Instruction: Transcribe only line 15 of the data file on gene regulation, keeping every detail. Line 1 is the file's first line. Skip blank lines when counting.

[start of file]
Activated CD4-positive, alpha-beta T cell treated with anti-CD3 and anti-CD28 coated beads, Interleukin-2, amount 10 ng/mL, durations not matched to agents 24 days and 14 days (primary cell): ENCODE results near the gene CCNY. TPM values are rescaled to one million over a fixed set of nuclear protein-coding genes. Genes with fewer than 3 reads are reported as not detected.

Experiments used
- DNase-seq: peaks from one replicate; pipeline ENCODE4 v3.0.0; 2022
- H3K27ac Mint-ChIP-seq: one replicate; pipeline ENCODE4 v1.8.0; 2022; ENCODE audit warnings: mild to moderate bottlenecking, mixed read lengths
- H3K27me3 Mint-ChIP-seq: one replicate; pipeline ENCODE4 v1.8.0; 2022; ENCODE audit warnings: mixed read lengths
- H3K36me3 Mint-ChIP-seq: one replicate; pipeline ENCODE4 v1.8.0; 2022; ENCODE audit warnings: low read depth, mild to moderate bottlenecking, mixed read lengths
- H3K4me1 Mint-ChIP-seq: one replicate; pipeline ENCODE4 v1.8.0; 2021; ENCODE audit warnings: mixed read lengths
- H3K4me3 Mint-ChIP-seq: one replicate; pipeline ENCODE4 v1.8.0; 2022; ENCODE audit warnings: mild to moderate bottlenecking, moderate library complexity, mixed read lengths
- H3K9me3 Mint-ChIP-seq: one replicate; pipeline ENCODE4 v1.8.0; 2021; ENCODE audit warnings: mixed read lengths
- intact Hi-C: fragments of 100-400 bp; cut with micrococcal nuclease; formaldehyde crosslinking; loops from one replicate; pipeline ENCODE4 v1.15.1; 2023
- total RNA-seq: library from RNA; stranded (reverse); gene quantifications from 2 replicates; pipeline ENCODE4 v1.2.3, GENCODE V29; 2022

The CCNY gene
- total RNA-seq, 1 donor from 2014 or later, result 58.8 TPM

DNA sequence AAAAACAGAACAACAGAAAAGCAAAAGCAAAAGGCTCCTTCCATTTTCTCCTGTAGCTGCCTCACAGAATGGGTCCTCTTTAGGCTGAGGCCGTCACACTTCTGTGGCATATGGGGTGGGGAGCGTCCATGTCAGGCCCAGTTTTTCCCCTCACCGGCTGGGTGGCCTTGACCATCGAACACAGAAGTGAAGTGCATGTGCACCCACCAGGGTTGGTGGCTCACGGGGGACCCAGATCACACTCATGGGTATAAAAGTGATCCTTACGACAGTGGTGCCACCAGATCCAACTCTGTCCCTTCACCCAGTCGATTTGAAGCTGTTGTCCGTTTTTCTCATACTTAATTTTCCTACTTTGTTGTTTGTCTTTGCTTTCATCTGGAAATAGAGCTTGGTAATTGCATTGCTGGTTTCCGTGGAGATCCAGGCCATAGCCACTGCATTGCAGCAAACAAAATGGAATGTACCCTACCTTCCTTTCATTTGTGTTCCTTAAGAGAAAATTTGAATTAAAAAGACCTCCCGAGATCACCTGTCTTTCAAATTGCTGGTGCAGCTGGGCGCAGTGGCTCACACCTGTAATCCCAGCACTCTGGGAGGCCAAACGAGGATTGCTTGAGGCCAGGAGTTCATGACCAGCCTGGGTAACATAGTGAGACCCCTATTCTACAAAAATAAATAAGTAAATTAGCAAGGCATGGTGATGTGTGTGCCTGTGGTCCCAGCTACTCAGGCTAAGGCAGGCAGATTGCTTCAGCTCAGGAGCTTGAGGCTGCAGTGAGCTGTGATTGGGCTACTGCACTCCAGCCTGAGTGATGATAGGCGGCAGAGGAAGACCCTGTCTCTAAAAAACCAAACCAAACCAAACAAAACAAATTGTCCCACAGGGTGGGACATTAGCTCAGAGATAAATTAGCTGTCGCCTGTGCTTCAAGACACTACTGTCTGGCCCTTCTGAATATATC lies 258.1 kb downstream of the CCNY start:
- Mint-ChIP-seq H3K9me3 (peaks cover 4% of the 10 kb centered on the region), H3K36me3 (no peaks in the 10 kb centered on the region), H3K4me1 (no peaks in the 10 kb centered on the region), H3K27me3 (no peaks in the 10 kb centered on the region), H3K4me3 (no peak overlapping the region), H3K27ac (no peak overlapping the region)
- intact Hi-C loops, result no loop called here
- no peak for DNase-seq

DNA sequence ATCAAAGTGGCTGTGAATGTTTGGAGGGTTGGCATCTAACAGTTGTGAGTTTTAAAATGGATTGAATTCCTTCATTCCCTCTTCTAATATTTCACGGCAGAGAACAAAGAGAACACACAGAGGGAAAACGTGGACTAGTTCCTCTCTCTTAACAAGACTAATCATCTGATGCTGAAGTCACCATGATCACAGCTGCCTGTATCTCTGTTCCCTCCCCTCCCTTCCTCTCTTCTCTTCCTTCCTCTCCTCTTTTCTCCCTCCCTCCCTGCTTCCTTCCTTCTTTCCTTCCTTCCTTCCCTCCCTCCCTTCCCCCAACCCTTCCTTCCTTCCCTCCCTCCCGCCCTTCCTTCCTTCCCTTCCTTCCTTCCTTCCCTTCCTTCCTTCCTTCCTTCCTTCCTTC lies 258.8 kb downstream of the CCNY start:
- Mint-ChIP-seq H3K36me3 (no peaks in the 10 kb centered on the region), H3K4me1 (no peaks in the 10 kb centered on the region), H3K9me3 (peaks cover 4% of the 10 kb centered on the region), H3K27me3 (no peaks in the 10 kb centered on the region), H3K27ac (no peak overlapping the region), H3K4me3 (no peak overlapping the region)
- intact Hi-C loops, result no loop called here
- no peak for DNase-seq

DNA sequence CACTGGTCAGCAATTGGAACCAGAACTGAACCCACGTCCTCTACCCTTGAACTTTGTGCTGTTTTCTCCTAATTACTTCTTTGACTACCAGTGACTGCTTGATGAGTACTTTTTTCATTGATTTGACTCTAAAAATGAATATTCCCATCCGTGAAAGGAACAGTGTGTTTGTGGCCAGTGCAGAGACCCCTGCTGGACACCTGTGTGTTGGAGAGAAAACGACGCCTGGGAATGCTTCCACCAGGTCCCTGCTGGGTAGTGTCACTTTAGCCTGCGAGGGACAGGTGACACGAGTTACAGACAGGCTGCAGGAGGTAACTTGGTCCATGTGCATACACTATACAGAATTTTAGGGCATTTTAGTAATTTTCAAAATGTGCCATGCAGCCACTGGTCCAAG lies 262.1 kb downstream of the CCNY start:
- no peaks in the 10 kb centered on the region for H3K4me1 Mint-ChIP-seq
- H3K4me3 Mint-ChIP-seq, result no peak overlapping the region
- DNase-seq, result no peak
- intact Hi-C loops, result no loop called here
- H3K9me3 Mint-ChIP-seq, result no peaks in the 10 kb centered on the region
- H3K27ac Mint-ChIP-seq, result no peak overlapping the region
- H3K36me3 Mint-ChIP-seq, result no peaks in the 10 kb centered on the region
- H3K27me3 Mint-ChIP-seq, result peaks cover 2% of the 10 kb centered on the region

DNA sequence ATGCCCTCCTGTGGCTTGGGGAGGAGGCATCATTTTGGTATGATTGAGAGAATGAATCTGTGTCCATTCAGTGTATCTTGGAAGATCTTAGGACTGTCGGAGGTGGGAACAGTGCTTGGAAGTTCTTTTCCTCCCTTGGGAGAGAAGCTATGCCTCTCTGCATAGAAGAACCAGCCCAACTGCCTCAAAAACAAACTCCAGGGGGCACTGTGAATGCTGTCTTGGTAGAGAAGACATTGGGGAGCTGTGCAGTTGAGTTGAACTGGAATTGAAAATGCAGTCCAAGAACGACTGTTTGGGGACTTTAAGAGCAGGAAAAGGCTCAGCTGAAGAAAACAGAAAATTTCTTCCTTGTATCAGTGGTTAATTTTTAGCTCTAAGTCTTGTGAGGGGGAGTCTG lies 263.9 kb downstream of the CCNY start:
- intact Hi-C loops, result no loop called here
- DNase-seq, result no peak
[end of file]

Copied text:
- Mint-ChIP-seq H3K9me3 (peaks cover 4% of the 10 kb centered on the region), H3K36me3 (no peaks in the 10 kb centered on the region), H3K4me1 (no peaks in the 10 kb centered on the region), H3K27me3 (no peaks in the 10 kb centered on the region), H3K4me3 (no peak overlapping the region), H3K27ac (no peak overlapping the region)